Thursday, April 18, 2019
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Estimated reading time — 12 minutes

The Old Lie of the Dead Lands

‘frankness as never before,

disillusions as never told in the old days,

hysterias, trench confessions,

laughter out of dead bellies.

There died a myriad,

And of the best, among them,

For an old bitch gone in the teeth,

For a botched civilization.’

– Ezra Pound (Hugh Selwyn Mauberley [Part I])


Part I.

When the Moon Shines Bright on Charlie Chaplin

The guns fell silent against the slow dimming of the light, leaving only the mist. Eerie stillness punctuated by the odd cough, an errant moan, the flick of a lighter lighting a cigarette, an orange spark breaking through the white, and then, nothing.

We had been at the Front for fourteen days, fourteen long, ageless days. Those who came in as young boys full of youth, Angustam amice pauperiem pati, now were aged and stern. Hid away in burrows with names like King’s Cross, Rats’ Alley, Piccadilly Gardens. The irony was palpable. We had halted our advance near Pozières, the Germans were dug in well. On quieter nights, you could hear them sometimes. Snatches of song or a chuckle at a joke, laughter, screams. I didn’t hate them then, as I came to later.

Sergeant Sherriff, a portly man with a thin moustache and cheeks like butcher’s meat, interrupted my thoughts.

“Sir”, he said.

“Do you think the attack will come soon? We’ve been waiting too long and I’d like to get it over with, give the huns a kick. I can’t take all this waiting. Nothing happens. Nobody comes, nobody goes. It’s awful.”

I gave him a strange look, hearing these last words, tinged with familiarity, but the thought was soon lost and I told him it’d be any day now, and his fat cheeks puffed with the vague satisfaction of someone in a hospital waiting room who knows he’s to be called up soon enough.

I was lighting a cigarette when Private Evelyn, my runner, a young Lancastrian lad, came full-pelt into me, knocking it out of my hand and into the thick mud.

“God damn it man, watch your bloody step!” I roared.

“A message from Captain Brideshead, s-sir”, he said, panting.

“They want us to make a push to capture the German’s forward trenches at first light, in preparation for the Aussies’ attack in the next few days.”

“I see.” I said, pulling another cigarette out from a dog-eared packet and putting it into my mouth.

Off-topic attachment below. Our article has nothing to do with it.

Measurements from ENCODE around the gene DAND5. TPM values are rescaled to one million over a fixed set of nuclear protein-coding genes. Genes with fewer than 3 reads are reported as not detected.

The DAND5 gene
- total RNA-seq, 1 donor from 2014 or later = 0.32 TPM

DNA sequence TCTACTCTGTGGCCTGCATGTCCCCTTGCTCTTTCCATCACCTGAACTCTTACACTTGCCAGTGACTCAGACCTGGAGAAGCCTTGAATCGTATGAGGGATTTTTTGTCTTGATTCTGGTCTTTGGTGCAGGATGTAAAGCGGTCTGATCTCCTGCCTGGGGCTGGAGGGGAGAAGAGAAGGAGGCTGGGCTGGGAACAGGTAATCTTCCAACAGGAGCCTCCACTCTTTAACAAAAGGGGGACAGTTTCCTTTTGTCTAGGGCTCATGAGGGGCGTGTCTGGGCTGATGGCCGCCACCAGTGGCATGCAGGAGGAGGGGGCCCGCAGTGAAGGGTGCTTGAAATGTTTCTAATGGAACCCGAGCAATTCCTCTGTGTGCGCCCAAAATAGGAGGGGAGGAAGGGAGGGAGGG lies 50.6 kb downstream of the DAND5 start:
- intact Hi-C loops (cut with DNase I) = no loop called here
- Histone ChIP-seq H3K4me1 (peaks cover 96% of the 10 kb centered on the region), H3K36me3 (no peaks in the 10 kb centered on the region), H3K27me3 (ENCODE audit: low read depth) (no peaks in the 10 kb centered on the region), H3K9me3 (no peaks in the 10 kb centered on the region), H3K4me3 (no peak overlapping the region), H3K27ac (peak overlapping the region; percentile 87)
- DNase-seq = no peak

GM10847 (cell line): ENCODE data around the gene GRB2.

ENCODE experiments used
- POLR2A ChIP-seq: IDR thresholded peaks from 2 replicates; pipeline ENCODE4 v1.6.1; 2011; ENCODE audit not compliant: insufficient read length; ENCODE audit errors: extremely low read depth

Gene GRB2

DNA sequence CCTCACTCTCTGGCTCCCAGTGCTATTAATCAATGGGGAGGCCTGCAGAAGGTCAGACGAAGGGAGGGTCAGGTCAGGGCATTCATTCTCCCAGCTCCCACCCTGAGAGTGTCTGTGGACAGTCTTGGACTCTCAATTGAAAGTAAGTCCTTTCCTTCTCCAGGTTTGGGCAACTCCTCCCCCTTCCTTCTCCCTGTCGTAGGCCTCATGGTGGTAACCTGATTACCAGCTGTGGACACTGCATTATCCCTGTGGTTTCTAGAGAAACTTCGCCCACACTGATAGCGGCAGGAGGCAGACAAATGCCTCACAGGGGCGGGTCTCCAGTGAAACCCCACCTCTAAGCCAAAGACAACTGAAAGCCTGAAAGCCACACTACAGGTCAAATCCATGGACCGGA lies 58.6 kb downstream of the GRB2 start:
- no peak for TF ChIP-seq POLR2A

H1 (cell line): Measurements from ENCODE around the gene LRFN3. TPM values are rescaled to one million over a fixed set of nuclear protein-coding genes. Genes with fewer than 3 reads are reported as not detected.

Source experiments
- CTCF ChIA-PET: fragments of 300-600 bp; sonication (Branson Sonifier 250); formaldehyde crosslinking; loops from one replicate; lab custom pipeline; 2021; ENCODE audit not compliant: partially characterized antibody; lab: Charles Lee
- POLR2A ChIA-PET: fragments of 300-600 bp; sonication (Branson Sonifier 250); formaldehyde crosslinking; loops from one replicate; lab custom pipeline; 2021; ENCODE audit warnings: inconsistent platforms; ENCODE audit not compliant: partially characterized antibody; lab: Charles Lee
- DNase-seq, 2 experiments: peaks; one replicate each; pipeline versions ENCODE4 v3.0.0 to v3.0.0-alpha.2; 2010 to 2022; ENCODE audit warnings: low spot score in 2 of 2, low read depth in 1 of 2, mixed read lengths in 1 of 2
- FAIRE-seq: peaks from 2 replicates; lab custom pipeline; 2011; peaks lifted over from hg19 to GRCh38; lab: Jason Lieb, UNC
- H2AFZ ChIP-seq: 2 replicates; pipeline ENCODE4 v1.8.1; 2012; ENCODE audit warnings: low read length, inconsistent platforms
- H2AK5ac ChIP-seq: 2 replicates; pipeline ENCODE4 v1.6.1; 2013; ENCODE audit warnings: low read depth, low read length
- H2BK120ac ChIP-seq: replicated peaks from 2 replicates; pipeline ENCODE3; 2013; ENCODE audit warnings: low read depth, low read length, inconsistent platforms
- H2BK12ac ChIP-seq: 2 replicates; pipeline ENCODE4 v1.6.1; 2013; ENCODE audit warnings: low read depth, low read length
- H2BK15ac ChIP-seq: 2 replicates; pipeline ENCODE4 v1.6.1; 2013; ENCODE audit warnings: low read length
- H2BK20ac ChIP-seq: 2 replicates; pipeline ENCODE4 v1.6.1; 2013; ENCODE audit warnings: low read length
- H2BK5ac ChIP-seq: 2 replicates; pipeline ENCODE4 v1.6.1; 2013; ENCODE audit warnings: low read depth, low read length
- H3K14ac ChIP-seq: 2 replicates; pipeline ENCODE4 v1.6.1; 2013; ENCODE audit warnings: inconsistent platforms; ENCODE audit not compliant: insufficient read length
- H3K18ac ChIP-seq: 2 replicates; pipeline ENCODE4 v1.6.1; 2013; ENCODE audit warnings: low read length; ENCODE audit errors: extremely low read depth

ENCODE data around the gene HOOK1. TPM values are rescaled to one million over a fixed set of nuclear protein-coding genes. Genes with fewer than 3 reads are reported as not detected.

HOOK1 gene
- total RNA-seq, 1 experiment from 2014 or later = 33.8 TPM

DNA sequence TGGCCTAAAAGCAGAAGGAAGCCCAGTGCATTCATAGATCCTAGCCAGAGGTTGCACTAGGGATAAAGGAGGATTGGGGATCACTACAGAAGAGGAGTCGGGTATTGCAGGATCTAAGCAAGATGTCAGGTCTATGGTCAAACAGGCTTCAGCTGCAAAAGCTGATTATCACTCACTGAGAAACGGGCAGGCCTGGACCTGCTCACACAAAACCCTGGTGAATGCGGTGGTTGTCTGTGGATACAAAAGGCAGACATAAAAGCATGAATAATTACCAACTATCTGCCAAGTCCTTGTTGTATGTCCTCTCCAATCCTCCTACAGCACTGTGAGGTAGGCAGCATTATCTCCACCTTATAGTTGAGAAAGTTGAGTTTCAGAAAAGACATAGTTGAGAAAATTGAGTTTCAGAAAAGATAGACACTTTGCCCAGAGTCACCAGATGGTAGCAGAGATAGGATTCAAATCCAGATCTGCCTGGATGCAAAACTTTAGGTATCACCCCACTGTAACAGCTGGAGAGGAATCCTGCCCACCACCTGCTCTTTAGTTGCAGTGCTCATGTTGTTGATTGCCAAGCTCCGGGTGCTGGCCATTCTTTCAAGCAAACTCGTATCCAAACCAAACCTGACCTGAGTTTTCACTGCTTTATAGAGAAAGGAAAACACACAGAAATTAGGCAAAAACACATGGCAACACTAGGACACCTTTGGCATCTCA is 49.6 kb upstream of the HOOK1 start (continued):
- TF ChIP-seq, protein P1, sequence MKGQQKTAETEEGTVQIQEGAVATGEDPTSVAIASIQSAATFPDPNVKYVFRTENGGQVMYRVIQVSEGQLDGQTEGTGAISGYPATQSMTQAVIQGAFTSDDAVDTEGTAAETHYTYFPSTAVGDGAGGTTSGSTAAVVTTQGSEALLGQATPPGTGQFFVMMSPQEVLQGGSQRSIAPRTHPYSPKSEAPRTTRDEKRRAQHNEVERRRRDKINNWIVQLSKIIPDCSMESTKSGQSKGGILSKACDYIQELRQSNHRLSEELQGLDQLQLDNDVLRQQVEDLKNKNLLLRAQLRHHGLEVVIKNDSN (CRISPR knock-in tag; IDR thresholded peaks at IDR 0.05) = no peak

“Right then. Sergeant Sherriff, make the men aware of the situation. Issue them a glass of wine each. We’ll attack at first light. Private Evelyn, inform the artillery.”

“Aye sir”, the fat sergeant responded.

Private Evelyn too, nodded, before snaking off through the labyrinthine pathways of the trench. The trenches like arteries; red with clay, winding through the ancient lands.

The rain fell in sheets, carrying with it the ominous smell of pestilence and death, bully beef and phosgene gas. I sucked the smoke from the cigarette deep into my lungs, letting the foul tobacco stench wash away the smell of decay and death and lifting my head to the rain, I let out a sigh, watching the darkening clouds.

The silence of the night carried with it the anxiety of a thousand undead men. Those, in limbo, waiting for the moment they passed. Nobody spoke about it, but we all expected to die. Carried too, on the silence, were the sounds of a radio far off, somewhere in the distance; distorted and vague.

“It’s a long way to Tipperary. It’s a long way to go. Goodbye Piccadilly, to the sweetest girl I know.”

Lance Corporal Bogarde shifted in his bunk.

“Oh, what a lovely war”, he uttered, before passing back to sleep.

I stayed a while, listening to the words of the song, listening and unlistening. Sleep did not come easily to me.

The morning was marked by darkness and mist. The first few shafts of light were beginning to be seen above the horizon, penetrating the black-blue gloom with hazy orange light.

The men were already at attention, awaiting the whistles’ knell, to charge towards the enemy, to that Hellmouth. Many fumbled at letters, or with their rifles, but most just stared at nothing, eyes glazed over with the false bravado of the damned.

“Right lads.” I started. “The huns, they have a shortage.”

“Of what sir, ammunition?” Private Phillips joined in, to this old joke.

“Negative Private, of corpses. So we’re going to charge over there, and see if we can help them out.”

This elicited a few false chuckles from the men.

“If we can capture, and hold, their trenches, then we’ll be in a fine position to support the Australians as they assault Mouquet Farm. Our artillery boys will support us before the attack, and then we’ll take ’em. Ten minutes tops. Not too bad, right lads?”

The men shuffled and murmured, and stared at their feet.